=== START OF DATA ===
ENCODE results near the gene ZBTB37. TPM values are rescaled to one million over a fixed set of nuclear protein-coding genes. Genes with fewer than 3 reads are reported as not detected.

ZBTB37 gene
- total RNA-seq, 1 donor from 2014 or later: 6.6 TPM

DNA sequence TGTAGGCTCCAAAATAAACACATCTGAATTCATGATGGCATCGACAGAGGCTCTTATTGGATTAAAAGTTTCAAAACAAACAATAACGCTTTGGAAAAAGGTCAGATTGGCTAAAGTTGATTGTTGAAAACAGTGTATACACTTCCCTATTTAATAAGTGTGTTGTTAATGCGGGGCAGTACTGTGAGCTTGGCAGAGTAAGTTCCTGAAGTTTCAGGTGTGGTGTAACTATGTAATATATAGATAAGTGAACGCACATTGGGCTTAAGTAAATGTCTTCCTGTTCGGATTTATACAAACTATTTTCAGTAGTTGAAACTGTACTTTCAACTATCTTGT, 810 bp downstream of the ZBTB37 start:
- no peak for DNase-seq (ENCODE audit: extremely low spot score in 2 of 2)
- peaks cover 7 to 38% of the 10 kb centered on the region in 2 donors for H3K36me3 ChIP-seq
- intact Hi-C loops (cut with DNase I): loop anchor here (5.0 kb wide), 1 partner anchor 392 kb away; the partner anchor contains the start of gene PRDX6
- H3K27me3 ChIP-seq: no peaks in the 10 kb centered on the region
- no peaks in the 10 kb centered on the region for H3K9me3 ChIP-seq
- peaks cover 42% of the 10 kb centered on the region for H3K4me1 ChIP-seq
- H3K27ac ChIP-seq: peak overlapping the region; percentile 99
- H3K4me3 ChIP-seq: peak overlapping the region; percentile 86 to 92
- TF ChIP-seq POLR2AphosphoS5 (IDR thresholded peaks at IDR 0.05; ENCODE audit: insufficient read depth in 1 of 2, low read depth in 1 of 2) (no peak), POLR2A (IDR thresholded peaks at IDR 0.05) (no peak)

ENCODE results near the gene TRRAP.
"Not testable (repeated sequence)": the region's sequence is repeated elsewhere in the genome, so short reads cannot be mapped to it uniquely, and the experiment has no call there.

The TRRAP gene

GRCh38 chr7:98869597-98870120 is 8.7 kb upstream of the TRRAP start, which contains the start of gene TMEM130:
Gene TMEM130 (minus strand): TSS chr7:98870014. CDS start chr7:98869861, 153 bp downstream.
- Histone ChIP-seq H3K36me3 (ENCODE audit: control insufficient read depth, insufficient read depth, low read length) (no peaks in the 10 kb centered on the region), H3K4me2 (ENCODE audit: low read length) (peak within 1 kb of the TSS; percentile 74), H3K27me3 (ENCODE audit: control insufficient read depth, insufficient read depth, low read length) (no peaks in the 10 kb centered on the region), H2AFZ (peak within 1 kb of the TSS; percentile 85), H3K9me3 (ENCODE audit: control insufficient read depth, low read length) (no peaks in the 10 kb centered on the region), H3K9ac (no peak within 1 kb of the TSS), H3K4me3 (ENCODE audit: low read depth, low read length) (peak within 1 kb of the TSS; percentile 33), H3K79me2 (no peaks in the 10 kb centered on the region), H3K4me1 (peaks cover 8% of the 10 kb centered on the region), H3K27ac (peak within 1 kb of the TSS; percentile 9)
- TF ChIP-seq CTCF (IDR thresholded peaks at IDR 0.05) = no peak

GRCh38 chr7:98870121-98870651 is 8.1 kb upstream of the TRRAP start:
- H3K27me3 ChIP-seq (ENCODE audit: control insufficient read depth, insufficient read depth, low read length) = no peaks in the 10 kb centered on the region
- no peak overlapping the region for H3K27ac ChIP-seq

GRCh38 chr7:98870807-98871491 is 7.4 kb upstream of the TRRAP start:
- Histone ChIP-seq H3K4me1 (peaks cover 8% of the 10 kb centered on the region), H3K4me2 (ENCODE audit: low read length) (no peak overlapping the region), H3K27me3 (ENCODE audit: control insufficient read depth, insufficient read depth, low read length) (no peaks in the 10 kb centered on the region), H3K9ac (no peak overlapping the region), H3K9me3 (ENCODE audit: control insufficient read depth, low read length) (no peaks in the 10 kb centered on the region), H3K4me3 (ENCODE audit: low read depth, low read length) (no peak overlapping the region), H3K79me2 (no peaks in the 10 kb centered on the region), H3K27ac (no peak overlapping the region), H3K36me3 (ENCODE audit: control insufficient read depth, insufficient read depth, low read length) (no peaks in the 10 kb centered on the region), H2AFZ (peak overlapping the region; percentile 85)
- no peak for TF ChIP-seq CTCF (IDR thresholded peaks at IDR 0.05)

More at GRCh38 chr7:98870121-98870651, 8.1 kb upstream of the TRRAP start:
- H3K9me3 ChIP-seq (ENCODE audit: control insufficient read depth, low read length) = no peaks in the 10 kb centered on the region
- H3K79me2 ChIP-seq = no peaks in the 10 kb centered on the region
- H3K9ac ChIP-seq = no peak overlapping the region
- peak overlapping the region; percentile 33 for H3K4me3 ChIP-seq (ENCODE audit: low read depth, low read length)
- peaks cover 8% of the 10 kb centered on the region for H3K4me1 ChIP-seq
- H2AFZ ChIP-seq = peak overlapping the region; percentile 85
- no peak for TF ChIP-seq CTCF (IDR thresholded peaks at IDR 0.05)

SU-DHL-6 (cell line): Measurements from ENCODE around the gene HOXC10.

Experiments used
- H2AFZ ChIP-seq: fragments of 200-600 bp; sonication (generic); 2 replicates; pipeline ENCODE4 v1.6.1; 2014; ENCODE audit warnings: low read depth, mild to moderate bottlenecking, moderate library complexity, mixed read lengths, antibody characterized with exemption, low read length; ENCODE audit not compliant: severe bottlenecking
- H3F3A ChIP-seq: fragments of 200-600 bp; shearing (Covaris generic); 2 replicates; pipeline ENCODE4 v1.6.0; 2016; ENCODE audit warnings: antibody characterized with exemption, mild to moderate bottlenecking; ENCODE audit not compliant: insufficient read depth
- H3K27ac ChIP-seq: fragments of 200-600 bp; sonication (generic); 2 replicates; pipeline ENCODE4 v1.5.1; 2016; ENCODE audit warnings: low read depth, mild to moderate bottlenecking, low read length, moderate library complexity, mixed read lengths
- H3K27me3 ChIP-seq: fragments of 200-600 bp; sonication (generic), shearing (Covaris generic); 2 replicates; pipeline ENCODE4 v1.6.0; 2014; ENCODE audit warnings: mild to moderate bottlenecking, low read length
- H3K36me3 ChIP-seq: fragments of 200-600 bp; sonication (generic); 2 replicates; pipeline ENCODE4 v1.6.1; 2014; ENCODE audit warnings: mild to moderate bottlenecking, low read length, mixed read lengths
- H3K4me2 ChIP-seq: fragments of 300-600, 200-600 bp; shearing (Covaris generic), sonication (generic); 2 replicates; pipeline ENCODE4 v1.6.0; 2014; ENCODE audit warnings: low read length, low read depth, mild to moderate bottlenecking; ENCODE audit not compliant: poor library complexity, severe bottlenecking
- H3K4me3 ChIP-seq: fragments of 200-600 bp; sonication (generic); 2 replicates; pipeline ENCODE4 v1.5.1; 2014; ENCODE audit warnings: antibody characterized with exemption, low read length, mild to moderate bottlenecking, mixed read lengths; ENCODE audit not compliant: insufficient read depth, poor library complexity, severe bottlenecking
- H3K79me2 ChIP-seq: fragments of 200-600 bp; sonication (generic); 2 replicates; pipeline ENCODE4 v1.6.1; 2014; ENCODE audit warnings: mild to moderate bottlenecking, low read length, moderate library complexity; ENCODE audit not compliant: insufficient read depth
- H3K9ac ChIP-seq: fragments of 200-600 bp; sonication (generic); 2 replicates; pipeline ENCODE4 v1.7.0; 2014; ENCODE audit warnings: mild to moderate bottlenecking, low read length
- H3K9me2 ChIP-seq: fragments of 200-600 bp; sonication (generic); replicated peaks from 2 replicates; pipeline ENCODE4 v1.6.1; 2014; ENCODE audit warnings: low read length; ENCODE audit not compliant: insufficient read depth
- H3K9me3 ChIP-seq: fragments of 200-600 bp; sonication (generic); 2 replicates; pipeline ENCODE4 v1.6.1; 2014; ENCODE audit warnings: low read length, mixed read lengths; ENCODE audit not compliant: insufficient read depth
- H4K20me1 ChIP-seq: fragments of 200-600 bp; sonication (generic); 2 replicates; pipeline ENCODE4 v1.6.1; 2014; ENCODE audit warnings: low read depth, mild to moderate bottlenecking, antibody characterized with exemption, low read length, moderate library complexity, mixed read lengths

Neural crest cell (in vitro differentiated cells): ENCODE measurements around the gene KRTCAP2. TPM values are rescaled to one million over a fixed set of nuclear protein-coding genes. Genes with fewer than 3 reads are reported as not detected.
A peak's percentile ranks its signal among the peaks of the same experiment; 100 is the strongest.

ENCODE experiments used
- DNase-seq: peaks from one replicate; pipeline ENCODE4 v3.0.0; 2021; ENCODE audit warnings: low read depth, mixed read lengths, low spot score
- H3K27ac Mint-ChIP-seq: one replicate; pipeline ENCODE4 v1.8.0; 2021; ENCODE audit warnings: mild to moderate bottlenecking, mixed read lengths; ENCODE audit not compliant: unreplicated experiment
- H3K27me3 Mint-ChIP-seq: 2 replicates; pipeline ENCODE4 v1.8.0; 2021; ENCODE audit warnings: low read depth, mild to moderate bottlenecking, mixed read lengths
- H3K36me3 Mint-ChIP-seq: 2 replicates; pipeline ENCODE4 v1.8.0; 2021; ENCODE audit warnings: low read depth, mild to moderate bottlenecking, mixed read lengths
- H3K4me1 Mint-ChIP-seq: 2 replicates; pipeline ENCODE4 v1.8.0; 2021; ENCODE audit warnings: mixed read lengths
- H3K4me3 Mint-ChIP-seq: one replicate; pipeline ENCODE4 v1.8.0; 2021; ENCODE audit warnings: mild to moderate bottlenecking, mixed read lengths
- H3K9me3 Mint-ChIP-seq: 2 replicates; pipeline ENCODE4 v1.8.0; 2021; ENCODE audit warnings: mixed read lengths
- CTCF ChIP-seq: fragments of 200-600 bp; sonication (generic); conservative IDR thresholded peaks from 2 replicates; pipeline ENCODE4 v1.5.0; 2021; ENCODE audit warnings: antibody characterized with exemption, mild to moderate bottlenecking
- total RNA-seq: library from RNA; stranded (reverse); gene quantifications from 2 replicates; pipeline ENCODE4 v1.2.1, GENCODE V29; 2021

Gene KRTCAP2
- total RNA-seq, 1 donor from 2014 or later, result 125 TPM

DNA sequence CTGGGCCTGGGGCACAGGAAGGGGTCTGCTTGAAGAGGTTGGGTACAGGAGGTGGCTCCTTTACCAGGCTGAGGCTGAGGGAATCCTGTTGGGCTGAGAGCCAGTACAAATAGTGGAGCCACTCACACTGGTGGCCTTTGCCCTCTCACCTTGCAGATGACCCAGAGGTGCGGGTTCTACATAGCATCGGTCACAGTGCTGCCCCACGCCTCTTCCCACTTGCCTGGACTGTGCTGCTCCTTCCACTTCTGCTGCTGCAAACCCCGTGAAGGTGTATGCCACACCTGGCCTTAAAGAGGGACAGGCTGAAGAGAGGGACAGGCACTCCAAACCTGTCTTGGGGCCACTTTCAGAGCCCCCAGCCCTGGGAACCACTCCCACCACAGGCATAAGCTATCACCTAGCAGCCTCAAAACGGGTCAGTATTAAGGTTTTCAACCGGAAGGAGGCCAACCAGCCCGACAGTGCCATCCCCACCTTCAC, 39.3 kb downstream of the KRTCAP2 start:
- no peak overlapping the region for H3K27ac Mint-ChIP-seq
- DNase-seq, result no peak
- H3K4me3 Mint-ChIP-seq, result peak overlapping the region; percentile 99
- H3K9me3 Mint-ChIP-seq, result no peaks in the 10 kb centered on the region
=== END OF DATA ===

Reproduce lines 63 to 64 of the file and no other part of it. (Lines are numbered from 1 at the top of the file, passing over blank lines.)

DNA sequence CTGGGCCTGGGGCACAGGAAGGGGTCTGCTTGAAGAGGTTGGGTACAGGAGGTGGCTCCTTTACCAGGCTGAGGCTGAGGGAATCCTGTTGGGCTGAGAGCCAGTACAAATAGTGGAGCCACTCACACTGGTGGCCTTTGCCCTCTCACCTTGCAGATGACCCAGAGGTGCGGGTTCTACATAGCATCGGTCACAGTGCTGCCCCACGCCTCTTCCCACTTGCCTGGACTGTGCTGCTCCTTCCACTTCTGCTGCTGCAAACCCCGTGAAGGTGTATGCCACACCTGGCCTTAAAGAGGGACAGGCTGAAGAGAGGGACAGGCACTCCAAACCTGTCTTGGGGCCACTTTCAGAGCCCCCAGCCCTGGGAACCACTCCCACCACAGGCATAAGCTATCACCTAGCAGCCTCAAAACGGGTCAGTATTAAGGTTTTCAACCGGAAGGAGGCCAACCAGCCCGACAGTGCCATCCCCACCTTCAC, 39.3 kb downstream of the KRTCAP2 start:
- no peak overlapping the region for H3K27ac Mint-ChIP-seq